Fans eagerly anticipating the hatching of UC Davis Medical Center's peregrine falcon eggs may not have to wait much longer. As you can see on the video livestream, the mother peregrine is currently nestled atop four eggs. Based on the standard incubation period, they may start to hatch soon.
During this period, one of the adult falcons has been attending the eggs most of the time. Prey has been brought into the nest box by the foraging adult for the pair to share. The falcons exchange incubation duties about every 30 minutes to an hour.
A day or so prior to hatching the chicks will begin vocalizing from inside the egg and pecking to work their way out. The parent sitting on the eggs can hear the chirping and feel the vibration, so their behavior will change. They might do a lot of shuffling, get up and look down at the eggs more often, settle back down, and be up looking again within a short time.
After hatching, the chicks will need to be kept warm since they can’t regulate their own temperature for the first week or so. This may look similar to the incubation period, but the parent (mostly the mom) will be sitting up higher and may hold their wings out from their body more than we see during incubation.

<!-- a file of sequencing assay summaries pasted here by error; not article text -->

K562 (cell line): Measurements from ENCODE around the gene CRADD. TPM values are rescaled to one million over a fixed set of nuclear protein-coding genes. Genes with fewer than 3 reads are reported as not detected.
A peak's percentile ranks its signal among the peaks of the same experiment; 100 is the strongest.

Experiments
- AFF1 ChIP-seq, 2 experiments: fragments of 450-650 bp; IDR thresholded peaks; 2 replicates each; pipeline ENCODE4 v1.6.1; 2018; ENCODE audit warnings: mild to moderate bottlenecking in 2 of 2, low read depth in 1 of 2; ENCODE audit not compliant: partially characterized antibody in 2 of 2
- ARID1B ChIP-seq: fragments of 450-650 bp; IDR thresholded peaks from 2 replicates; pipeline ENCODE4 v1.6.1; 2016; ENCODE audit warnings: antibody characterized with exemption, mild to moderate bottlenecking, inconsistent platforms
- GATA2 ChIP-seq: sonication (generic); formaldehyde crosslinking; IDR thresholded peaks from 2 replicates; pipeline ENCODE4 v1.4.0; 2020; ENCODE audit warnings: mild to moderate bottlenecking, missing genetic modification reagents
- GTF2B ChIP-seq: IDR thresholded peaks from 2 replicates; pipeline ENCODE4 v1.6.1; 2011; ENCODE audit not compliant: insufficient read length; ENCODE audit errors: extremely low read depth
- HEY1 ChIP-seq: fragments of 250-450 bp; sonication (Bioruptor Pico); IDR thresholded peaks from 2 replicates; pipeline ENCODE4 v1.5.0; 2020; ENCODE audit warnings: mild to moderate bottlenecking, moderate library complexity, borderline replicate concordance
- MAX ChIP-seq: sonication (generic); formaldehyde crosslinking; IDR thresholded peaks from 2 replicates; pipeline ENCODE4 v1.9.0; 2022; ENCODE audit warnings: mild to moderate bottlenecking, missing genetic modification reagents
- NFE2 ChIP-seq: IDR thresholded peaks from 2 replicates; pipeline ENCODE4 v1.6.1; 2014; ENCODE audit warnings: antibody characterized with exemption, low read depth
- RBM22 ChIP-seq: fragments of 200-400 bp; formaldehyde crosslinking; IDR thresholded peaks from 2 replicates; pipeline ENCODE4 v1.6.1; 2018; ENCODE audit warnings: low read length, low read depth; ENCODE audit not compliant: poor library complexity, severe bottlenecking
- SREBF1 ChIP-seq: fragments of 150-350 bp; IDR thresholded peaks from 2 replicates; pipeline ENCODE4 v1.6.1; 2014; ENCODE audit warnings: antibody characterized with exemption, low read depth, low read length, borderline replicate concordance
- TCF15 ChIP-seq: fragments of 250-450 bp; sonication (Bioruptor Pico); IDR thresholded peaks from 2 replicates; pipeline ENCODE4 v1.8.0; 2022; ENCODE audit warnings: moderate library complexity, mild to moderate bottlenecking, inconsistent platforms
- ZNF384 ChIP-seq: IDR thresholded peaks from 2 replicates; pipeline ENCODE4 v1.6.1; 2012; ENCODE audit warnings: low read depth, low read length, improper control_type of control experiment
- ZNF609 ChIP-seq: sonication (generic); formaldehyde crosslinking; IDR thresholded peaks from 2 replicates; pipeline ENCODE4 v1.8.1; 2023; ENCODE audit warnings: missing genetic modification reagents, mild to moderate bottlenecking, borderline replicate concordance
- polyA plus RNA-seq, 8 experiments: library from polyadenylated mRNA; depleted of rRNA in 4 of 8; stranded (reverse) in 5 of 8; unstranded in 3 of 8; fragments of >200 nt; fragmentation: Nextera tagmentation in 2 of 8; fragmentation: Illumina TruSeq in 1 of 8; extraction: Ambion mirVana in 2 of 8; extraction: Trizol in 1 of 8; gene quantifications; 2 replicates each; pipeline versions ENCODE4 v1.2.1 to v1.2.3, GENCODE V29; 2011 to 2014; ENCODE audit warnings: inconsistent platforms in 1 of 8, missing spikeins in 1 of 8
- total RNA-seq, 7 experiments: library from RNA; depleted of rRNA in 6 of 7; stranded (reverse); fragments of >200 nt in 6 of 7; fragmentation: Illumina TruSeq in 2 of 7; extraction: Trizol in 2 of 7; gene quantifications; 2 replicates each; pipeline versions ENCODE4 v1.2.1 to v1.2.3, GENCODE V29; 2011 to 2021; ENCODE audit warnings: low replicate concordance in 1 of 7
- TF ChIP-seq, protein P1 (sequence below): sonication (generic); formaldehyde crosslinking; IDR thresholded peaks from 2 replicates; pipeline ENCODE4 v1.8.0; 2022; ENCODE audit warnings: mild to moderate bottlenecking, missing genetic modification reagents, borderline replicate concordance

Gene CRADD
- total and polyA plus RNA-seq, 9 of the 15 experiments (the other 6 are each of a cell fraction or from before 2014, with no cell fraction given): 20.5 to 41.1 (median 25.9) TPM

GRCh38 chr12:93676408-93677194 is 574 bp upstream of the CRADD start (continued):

Win a chance to name the peregrine falcon chicks
Remember, UC Davis Health is holding a contest to see who can guess when the first peregrine falcon egg will hatch. For those of you who want to get precise with your predictions, we are going to define “hatching” as the first moment that a moderator sees the first chick’s full head clear out of the egg.
The winner of this year's contest will win the opportunity to name the peregrine falcon chicks. We'd like to request that names be UC Davis-related.
Go here to enter your egg-ucated guess.